3. “Preserve a patient’s ability to keep his or her health plan if he or she likes it.”
  4. “Provide people with pre-existing conditions access to affordable health coverage.”
  5. “Reform the medical liability system to reduce unnecessary and wasteful health care spending.”
  6. “Increase the number of insured Americans.”
  7. “Protect the doctor-patient relationship.”
  8. “Provide the States greater flexibility to administer Medicaid programs.”
  9. “Expand incentives to encourage personal responsibility for health care coverage and costs.”
  10. “Prohibit taxpayer funding of abortions and provide conscience protections for health care providers.”
  11. “Eliminate duplicative government programs and wasteful spending.”
  12. “Do not accelerate the insolvency of entitlement programs or increase the tax burden on Americans;” or
  13. “Enact a permanent fix to the flawed Medicare sustainable growth rate formula used to determine physician payments under title XVIII of the Social Security Act to preserve health care for the nation’s seniors and to provide a stable environment for physicians.”

Three things about the Republicans’ “replace” effort:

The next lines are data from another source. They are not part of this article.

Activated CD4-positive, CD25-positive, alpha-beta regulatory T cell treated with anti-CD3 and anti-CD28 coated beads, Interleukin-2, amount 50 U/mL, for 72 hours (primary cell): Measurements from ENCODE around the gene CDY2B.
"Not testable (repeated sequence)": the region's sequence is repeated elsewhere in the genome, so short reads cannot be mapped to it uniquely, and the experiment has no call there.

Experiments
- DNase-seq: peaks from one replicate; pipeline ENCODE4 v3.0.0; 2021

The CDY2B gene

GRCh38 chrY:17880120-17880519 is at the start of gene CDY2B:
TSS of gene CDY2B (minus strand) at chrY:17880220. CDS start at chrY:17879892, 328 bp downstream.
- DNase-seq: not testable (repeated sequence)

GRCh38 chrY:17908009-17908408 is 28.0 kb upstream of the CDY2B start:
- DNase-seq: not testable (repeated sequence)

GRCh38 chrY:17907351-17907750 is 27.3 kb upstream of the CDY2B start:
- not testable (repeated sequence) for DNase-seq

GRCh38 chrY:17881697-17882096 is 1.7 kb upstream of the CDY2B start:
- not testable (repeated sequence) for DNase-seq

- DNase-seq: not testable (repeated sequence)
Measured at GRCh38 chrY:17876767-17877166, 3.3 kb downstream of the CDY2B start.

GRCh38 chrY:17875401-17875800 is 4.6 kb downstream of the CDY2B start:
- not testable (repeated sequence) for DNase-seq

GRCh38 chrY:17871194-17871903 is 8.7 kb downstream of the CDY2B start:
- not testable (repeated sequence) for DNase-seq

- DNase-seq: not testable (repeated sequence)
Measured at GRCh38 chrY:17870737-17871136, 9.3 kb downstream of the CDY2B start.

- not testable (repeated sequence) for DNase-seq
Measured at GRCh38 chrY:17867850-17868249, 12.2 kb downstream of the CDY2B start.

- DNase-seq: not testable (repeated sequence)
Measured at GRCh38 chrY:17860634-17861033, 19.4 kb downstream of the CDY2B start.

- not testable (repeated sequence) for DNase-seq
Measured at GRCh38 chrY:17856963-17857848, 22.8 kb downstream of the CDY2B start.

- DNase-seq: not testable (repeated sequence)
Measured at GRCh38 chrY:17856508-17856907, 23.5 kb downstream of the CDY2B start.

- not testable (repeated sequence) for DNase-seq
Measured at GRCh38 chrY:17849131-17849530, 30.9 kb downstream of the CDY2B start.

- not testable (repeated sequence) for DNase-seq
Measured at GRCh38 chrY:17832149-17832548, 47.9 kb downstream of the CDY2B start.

First, America’s health care sector has historically been handicapped by one political party committed to a policy of (mostly) benign neglect, and another party committed to degrading that sector’s performance through government subsidies, mandates, price controls, and other exchange controls.  Republicans now appear to be taking a different posture, and that’s encouraging — but not entirely.  When Republicans set their minds to reforming health care, they are often as bad as Democrats.  (See the Republican “alternatives” to ClintonCare.  Or Medicare Part D.  Or #4-#7 above.)  Exactly how House Republicans plan to deliver on the above goals remains to be seen.

Second, no matter how House Republicans plan to deliver on the above goals, their proposals will be preferable to ObamaCare.  Republicans quite literally could not do worse if they tried.

Third, no matter how good the Republicans’ proposals are, they will be utterly ineffective so long as ObamaCare remains on the books.  ObamaCare’s influence is so pervasive and harmful that it makes real health care reform all but impossible.

So it’s a bit premature to be talking about replacing ObamaCare.

Bad Medicine: A Guide to the Real Costs and Consequences of the New Health Care Law

At more than 2,500 pages and 500,000 words long, the new health care bill — the Patient Protection and Affordable Care Act — is the most significant transformation of the American health care system since Medicare and Medicaid.

The bill’s complexity has created confusion, frustration, false expectations, and conflicts about its coverage and impact. An incisive new report by Cato scholar Michael D. Tanner provides an authoritative and deeply revealing explanation of its provisions.

The diagnosis: the bill is bad medicine. It is likely to make Americans less healthy, less prosperous, less able to direct their own health care decisions, and places huge burdens on our economy and already massive national debt. It is now certain that the debate over health care reform will be with us for much longer.

Update: Printed copies are now available for purchase for $10.